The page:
The biggest thing I'll miss from the world's longest summer vacation will be the lack of stress.  Ahead of me comes all of those things I've already listed off that makes me sweat a little bit more, and I know the next few weeks of nonstop training for my job will be strenuous.  (as much as it's sure to be fun, though) What makes it a little worse is knowing that there's no time to breathe once training is up: I'm going to plunge right into going back to class and turning in assignments while I need to do my job as best as I can.  See, and summer's not like that - summer's waking up after noon and showering hours later before you sit around and do nothing until a friend asks you if you want to drink a lot and go someplace.  No deadlines.

Like I said, though, this move feels a lot different than last year's.  Maybe it's because I know this year will be amazing.  But for now, I'll say goodbye to my old friend summer.

Saturday, August 4, 2012

Florida Trip: RUDE PEOPLE! & more rides

I've come to the end of my vacation!  It certainly doesn't feel like I've been away from home for nine days, or worse, that I've been without the use of my phone for nine days, but as I look at its useless self on the table before me I feel like I've been able to breathe now free of my constant dependency on it.  I've found my new permanent spot in the armchair to the left of the TV and I feel uncomfortable now not sitting in it; the third shelf down hasn't yet failed me in providing me my double stuffed Oreos; in short, I've adjusted to this home away from home, but I'm just about ready to return to the Canadian heat late tomorrow night to reconnect with my dearly missed friends, the Telus network, and HBO.  HBO most.  I miss True Blood.

I look down at my arms and am pleased with the tan I managed.  I look to the bruises and swelling at my foot and frown at my stupidity.  I can feel the fridge behind me looking at me, pleading for me to help finish eat all the leftover food and beer even though I've, uh, been not-so-sober every night this week.  Aside from my general exhaustion - we did four theme parks and two outlet malls, consecutively - I've been very pleased with my vacation!  The only thing that worries me about returning home is the very real fact that I move into residence on the 17th to start with my don training, and I'm not quite ready to let go of my summer vacation.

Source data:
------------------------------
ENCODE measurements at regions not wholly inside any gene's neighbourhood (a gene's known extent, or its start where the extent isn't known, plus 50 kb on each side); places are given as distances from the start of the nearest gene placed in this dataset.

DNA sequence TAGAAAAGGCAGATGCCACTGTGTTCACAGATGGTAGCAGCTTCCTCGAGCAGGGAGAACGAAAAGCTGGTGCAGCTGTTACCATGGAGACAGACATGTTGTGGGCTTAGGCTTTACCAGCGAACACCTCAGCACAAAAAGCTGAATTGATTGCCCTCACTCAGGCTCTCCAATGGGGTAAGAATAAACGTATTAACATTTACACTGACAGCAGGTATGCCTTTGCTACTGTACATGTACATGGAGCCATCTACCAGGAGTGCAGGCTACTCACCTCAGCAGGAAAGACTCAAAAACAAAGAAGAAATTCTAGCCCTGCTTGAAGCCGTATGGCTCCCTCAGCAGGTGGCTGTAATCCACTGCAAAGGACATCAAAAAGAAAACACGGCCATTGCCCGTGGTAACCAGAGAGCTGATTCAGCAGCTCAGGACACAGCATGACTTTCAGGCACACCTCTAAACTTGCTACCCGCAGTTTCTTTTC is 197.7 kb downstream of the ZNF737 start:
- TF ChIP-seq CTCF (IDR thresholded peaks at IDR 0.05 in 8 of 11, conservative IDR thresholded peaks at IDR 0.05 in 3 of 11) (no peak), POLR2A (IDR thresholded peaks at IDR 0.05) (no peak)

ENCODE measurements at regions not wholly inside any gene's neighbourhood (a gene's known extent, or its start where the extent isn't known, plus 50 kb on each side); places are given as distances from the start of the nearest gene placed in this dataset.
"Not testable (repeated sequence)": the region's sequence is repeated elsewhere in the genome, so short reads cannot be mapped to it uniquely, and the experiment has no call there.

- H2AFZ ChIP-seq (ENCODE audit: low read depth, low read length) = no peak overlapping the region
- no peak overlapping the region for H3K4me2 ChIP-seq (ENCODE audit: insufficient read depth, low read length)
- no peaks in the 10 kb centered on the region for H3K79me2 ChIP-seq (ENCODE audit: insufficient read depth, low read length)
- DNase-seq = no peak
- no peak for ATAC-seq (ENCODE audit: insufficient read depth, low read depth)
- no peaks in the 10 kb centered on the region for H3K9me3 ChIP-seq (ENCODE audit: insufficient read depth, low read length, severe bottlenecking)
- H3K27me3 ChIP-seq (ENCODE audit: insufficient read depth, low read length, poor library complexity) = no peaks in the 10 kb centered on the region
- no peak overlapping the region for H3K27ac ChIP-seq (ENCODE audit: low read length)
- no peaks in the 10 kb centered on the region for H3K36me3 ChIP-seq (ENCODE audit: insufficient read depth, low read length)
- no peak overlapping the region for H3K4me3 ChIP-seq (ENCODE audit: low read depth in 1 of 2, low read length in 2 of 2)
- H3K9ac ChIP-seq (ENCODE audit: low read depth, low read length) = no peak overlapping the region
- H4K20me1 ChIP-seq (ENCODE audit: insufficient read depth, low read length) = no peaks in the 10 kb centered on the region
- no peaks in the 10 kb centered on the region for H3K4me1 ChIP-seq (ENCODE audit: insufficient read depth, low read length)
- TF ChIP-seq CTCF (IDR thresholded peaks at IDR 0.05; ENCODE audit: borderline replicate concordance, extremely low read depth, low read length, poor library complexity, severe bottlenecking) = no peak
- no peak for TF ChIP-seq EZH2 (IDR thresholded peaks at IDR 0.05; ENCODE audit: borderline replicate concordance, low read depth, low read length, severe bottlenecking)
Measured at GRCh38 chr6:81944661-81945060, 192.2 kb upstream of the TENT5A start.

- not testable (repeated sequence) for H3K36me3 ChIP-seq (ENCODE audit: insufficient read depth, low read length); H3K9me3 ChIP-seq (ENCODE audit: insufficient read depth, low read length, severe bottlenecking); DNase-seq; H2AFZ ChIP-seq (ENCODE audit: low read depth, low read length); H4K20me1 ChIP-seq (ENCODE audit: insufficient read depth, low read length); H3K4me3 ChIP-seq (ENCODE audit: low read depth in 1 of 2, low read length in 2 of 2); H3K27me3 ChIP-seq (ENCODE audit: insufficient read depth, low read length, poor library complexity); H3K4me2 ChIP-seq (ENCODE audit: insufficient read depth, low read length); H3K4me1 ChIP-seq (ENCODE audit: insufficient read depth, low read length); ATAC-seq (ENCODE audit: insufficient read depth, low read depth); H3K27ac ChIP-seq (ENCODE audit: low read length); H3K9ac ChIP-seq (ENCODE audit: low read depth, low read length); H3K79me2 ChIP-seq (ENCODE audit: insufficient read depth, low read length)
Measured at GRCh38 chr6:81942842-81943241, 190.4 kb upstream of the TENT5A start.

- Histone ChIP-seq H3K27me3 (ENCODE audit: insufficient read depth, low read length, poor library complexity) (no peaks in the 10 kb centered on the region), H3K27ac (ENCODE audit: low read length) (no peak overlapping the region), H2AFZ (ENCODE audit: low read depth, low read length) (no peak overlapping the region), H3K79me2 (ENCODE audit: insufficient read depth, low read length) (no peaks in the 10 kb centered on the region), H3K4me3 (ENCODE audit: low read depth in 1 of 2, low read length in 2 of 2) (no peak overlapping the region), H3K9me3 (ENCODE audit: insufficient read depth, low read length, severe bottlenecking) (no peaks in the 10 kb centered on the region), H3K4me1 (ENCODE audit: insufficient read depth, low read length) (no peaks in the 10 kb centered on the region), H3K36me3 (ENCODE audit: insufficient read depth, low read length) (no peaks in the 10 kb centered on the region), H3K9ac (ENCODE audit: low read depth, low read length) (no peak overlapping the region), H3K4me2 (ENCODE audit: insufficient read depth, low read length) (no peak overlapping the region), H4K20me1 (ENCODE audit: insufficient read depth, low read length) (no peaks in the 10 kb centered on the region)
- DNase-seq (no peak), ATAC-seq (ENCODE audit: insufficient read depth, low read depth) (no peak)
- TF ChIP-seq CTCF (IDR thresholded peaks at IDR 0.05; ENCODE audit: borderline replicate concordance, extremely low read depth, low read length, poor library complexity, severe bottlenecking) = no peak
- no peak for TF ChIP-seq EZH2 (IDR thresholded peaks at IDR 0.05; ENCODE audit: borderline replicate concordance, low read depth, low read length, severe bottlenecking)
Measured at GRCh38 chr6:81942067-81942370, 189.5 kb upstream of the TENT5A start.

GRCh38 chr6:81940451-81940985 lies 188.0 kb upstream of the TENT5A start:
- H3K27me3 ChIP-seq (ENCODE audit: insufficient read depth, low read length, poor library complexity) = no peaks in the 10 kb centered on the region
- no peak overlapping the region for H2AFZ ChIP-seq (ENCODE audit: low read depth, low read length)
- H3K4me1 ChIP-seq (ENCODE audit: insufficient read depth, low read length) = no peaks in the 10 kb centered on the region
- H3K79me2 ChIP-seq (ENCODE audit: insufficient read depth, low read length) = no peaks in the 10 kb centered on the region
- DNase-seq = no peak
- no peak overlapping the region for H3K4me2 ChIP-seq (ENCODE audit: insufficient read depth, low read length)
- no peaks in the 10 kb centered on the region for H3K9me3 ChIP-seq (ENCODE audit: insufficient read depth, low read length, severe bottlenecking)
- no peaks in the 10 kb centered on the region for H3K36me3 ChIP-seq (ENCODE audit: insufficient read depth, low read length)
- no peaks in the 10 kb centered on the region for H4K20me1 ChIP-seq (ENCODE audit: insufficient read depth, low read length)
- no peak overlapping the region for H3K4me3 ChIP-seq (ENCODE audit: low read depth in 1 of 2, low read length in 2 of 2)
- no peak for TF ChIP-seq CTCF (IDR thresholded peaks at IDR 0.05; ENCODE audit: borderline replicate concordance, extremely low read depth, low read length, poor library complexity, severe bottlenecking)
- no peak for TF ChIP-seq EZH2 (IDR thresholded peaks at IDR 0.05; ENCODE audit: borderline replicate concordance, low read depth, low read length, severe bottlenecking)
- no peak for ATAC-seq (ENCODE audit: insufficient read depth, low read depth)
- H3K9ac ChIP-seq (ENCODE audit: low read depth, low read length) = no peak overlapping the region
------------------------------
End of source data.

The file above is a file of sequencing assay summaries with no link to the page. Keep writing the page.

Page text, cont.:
So I don't have to now!  Instead I'll live in the past - yesterday - and then launch into complaining about rude bastards.

Yesterday brought the grand tour of amusement parks to a close with the other side of Universal, Universal Studios Florida, which, like Disney's Hollywood Studios, was (duh) geared toward the movie angle of things, except Universal has (duh) a lot less smiling and fairydust and stupid, stupid children.  Again I was a fan of the New York City and San Francisco street facades that made up the themed atmosphere of the park.  Luckily for me, the park was a lot more compact than the others we'd visited, so the whole mobility issue was moreso tolerable.  It was like torture seeing Hogwarts Castle towering over me all day though in the adjacent park; while atop the roller coaster I tried my best to scope out a route for me to escape our side and re-enter the Wizarding World, but it was tough to do considering, oh I dunno, this roller coaster (called Hollywood Rip Ride Rocket) involved a 90 degree slope and an almost-as-violent drop.  Awesome ride made all the better by the option to choose a song to play throughout it, and No Doubt's Hella Good did not disappoint.  Given that only the three kids rode it I was stuck alone beside a single rider, some little girl by herself, and I swear to god I thought she was unconscious the entire time because she looked sickly and didn't open her eyes once.  She ruined my ride photo, the corpse did.

With respect to the other rides in the park - and luckily, we managed all but two, thanks to brisk line waits and a complimentary express pass for the aforementioned roller coaster (we were next to ride and then it was shut down; walked on and off within five minutes two hours later) - I was impressed.  The Mummy themed Revenge of the Mummy roller coaster was fantastic, indoors and pitch black complete with fire and corpses and scarabs blasting at you; Twister, an up-close special effects demonstration with a tornado and later a tornado of fire and - goddamnit - rain, which was largely what felt like a thrown bucket of water that hit me and only me directly; The Simpsons motion simulator and an E.T. ride which made me feel like weeping for the return of my childhood and an alien-blasting Men in Black laser game, it was all very good.  We sat in at a horror make-up effects show which was more comedy than intrigue but it was really enjoyable nonetheless, and our luck found us dead in the middle of a parade barreling toward us down the main street that was nothing more than kids' characters on floats.  That Dora the Explorer needs to pull down her shirt, the slut, I could see her midriff.